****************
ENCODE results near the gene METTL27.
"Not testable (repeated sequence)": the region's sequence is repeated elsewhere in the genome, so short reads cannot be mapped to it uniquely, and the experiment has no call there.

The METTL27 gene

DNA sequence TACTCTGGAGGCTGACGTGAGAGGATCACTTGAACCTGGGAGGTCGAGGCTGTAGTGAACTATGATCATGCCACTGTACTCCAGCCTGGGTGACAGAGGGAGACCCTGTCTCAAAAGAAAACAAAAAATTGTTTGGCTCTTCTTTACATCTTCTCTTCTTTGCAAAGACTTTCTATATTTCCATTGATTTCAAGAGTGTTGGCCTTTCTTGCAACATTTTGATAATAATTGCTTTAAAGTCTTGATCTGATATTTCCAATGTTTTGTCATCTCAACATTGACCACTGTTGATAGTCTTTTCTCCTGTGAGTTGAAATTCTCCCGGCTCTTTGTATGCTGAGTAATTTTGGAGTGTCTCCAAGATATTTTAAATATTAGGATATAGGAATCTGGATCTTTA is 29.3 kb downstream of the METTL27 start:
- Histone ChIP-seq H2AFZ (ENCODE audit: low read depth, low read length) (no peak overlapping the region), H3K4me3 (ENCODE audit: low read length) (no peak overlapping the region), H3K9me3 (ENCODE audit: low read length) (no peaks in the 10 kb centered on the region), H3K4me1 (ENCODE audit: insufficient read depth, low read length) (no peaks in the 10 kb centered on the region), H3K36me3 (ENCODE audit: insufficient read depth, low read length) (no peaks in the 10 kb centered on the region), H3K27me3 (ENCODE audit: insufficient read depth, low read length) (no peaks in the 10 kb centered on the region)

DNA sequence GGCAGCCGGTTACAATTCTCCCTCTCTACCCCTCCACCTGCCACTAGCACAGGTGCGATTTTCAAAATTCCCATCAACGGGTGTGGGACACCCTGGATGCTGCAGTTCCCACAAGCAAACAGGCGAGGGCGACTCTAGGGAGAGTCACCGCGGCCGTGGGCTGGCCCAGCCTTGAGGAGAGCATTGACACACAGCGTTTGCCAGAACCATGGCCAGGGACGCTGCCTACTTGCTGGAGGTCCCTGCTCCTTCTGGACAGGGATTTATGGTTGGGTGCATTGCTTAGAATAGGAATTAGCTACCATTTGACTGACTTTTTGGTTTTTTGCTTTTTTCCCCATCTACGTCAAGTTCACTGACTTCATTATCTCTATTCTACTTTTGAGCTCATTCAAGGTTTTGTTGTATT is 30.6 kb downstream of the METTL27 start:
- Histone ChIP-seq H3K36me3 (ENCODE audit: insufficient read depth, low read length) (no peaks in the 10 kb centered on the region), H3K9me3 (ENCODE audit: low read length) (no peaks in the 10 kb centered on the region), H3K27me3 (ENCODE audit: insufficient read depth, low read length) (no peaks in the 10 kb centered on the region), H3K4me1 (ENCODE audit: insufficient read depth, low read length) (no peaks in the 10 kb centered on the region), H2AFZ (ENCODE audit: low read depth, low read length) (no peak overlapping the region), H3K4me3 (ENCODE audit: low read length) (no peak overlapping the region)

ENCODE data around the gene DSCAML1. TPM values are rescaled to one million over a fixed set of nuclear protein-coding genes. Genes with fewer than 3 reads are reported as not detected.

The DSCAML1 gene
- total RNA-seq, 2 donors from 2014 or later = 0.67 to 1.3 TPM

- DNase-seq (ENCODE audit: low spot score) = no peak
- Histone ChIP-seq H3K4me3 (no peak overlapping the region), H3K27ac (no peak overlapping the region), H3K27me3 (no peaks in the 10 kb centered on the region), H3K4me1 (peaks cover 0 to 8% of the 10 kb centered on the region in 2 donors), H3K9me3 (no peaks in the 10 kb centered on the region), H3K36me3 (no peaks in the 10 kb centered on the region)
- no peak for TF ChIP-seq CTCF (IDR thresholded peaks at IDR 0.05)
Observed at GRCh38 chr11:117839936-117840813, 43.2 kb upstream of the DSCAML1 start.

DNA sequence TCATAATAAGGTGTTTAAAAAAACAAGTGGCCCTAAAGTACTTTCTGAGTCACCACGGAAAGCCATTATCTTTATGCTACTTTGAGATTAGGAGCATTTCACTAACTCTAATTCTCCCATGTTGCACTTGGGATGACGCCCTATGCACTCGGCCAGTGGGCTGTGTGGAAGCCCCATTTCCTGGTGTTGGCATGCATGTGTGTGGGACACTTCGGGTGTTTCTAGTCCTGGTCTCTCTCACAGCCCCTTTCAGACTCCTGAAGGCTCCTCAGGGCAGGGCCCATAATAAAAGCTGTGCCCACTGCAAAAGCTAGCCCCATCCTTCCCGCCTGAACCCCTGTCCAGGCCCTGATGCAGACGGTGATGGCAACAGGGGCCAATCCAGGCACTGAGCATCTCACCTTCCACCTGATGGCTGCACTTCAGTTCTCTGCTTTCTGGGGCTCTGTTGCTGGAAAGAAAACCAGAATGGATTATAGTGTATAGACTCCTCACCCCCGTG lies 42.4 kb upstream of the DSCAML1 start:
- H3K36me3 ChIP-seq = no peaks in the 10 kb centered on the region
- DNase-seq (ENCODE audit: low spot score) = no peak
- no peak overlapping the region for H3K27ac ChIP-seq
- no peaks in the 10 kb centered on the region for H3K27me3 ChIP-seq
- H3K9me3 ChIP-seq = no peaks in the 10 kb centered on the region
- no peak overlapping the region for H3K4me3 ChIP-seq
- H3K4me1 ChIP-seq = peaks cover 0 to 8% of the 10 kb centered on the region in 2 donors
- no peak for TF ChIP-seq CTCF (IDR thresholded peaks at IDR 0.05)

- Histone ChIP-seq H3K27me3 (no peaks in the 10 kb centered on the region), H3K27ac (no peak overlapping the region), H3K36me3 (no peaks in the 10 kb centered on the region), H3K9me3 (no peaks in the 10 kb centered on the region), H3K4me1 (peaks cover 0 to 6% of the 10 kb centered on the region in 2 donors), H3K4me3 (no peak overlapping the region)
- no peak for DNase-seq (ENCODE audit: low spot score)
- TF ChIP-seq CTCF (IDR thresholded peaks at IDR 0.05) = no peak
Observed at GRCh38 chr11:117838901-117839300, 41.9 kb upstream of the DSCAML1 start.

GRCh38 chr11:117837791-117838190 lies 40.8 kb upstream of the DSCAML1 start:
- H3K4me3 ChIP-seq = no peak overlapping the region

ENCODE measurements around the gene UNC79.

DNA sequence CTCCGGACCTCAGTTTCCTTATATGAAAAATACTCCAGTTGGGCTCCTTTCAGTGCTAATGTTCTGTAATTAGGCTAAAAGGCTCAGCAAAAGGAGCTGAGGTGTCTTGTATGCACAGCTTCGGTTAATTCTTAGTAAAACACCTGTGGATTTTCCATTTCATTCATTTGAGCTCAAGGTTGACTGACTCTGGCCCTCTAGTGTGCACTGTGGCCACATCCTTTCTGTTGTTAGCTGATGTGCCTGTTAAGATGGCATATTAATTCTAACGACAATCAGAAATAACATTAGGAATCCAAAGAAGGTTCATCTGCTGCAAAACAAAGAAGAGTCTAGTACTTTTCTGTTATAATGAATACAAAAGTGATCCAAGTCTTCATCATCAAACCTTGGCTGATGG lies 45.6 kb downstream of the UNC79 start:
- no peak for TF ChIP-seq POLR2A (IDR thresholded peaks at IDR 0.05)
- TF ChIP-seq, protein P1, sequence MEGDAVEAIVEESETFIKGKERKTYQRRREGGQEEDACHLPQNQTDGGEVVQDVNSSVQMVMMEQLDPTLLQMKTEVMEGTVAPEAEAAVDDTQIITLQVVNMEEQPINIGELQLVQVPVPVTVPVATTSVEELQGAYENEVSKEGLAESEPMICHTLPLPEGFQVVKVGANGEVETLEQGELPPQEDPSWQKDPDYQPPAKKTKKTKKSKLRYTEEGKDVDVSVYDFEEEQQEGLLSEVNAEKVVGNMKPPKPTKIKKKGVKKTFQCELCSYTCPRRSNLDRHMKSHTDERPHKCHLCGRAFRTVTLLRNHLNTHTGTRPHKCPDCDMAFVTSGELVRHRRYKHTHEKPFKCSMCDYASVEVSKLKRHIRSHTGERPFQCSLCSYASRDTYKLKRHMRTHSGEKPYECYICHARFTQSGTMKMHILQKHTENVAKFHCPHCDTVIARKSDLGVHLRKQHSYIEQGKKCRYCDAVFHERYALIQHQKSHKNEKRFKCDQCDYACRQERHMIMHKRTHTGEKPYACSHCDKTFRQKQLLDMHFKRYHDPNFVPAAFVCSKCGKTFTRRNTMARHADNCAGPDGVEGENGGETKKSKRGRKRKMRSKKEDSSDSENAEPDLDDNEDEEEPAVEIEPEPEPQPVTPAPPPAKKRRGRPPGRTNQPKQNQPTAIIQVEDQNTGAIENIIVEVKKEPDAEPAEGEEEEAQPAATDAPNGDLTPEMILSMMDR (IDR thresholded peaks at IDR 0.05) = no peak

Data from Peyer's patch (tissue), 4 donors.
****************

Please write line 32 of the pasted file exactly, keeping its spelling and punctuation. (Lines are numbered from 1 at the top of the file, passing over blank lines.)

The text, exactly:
- no peak for TF ChIP-seq POLR2A (IDR thresholded peaks at IDR 0.05)